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Hemp for Victory: Watch 1942 USDA film encouraging farmers to grow crop during WWII

This week's cover story, "Green Acres," is all about hemp: its past (outlawed by the feds), its present (resurrected thanks to Amendment 64) and what advocates say is a promising agricultural future.

That past includes a push by the federal government during World War II to encourage farmers to grow the plant, which is a variety of cannabis sativa. Five years after the Marihuana Tax Act of 1937 made doing so all but illegal, the U.S. Department of Agriculture made a film called Hemp for Victory (on view below).

In it, a vintage-voiced narrator extols hemp as "the old standby cordage fiber." The nearly fourteen-minute film encourages farmers to grow the crop "as part of the war program" after the country's supply of imported fibers to make things such as ropes for ships and webbing for parachutes was cut off by the Japanese.

Jack Herer, the late author of the 1985 pro-hemp book The Emperor Wears No Clothes, is credited with discovering Hemp for Victory. Legend has it that Herer and friends found the film around 1989 in the Library of Congress archives after the federal government had denied its existence for years.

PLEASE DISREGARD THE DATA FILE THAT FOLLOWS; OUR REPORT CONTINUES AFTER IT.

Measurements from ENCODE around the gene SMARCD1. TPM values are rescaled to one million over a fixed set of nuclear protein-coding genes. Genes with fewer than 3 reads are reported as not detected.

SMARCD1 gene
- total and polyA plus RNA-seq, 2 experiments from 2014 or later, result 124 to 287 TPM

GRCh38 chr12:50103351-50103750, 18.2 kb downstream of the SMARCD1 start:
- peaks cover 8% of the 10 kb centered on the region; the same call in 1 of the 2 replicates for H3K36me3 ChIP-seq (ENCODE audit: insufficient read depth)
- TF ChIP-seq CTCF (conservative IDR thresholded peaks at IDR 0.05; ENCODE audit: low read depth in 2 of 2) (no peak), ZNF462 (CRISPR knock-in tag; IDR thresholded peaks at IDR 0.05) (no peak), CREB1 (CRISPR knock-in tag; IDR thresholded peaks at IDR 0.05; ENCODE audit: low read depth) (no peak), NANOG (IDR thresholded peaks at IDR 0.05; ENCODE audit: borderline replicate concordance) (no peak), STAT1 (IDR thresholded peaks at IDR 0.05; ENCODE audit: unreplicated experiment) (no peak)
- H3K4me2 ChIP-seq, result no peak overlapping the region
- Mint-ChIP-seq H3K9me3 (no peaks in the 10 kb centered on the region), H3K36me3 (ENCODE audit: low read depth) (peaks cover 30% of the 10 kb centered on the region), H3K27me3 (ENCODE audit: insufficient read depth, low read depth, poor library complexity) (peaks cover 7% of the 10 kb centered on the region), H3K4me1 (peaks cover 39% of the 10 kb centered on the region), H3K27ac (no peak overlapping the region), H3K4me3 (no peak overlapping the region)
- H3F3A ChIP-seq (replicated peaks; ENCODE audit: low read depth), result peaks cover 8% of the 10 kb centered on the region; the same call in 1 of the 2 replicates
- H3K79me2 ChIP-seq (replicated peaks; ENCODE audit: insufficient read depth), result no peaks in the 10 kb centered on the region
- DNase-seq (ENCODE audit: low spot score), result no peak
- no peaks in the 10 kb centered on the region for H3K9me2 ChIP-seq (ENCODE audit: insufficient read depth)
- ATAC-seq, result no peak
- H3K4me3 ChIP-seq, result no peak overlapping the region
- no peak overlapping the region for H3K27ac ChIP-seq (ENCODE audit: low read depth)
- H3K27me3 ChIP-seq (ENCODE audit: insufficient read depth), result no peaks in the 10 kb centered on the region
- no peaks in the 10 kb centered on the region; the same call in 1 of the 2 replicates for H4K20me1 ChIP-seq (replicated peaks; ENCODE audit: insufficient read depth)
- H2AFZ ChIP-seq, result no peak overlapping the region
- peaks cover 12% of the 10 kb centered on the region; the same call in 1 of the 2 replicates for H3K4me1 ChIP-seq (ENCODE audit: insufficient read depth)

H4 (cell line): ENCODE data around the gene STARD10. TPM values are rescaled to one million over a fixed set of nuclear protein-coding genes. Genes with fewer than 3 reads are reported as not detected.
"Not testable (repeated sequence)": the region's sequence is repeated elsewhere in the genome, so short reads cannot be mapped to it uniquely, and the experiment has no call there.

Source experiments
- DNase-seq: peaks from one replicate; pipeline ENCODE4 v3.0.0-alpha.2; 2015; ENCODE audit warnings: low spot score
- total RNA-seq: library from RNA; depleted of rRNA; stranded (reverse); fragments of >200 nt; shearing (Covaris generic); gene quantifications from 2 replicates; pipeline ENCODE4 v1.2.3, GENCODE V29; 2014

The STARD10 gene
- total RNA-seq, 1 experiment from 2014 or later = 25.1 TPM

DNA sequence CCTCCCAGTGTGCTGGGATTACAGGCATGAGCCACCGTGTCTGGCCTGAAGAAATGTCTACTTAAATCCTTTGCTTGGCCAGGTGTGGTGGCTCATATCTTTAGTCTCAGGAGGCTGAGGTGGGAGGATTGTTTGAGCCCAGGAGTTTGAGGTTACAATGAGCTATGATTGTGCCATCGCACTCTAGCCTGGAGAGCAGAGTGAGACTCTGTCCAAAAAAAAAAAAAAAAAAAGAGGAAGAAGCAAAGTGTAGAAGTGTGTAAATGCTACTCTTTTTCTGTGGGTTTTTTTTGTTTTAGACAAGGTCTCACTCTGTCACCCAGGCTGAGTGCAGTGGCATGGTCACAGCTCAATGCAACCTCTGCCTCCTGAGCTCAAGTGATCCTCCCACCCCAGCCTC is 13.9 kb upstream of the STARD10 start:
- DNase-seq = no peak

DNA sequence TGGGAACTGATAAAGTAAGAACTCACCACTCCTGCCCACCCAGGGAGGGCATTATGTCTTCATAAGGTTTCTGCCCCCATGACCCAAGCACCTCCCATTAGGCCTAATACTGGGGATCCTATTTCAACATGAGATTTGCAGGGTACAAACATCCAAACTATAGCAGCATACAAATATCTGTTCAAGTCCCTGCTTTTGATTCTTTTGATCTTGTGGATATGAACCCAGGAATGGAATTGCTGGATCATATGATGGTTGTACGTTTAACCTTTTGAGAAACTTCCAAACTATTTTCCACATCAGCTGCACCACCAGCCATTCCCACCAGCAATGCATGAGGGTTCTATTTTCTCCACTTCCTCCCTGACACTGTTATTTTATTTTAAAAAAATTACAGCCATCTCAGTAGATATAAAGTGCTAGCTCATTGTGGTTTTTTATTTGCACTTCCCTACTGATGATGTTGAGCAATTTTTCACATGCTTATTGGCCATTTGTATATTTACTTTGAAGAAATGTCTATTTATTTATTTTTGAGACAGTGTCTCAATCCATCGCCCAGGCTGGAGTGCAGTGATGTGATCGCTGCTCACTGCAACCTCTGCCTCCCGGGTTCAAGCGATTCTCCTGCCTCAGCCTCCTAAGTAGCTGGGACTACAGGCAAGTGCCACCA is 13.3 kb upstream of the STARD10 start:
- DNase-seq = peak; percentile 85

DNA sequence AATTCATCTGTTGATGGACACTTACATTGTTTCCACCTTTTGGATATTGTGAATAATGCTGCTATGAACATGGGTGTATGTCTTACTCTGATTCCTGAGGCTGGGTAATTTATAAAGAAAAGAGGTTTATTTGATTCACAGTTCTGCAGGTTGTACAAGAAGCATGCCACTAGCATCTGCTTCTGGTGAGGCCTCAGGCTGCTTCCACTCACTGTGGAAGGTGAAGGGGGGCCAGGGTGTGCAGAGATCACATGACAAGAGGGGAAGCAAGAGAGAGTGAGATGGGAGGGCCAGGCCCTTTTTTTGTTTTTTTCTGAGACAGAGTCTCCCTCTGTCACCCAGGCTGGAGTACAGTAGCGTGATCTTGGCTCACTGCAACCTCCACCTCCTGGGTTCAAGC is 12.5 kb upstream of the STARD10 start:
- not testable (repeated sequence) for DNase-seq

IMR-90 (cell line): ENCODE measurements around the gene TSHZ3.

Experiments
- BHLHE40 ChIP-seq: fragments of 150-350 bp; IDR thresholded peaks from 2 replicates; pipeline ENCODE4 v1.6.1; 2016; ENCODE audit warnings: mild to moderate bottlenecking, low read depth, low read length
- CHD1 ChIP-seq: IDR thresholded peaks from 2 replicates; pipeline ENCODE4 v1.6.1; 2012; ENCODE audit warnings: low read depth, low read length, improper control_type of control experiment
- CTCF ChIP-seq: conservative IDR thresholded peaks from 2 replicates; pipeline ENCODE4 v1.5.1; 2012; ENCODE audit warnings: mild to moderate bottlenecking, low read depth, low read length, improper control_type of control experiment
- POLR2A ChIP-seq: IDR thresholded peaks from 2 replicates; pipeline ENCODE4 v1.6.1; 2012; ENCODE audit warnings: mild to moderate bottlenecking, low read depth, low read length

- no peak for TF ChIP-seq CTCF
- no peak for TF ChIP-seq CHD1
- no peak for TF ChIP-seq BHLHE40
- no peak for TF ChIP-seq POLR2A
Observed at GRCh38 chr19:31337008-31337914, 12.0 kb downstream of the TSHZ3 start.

Below, watch Hemp for Victory, which is now widely available online. Also below is a video of Herer discussing his search for the film; that video also includes an excerpt from the 1936 anti-marijuana movie Reefer Madness.

More from our Marijuana archives: "4/20: Why CU's going without fish fertilizer to stop pot rally, but still closing Boulder campus."

Follow me on Twitter @MelanieAsmar or e-mail me at melanie.asmar@westword.com

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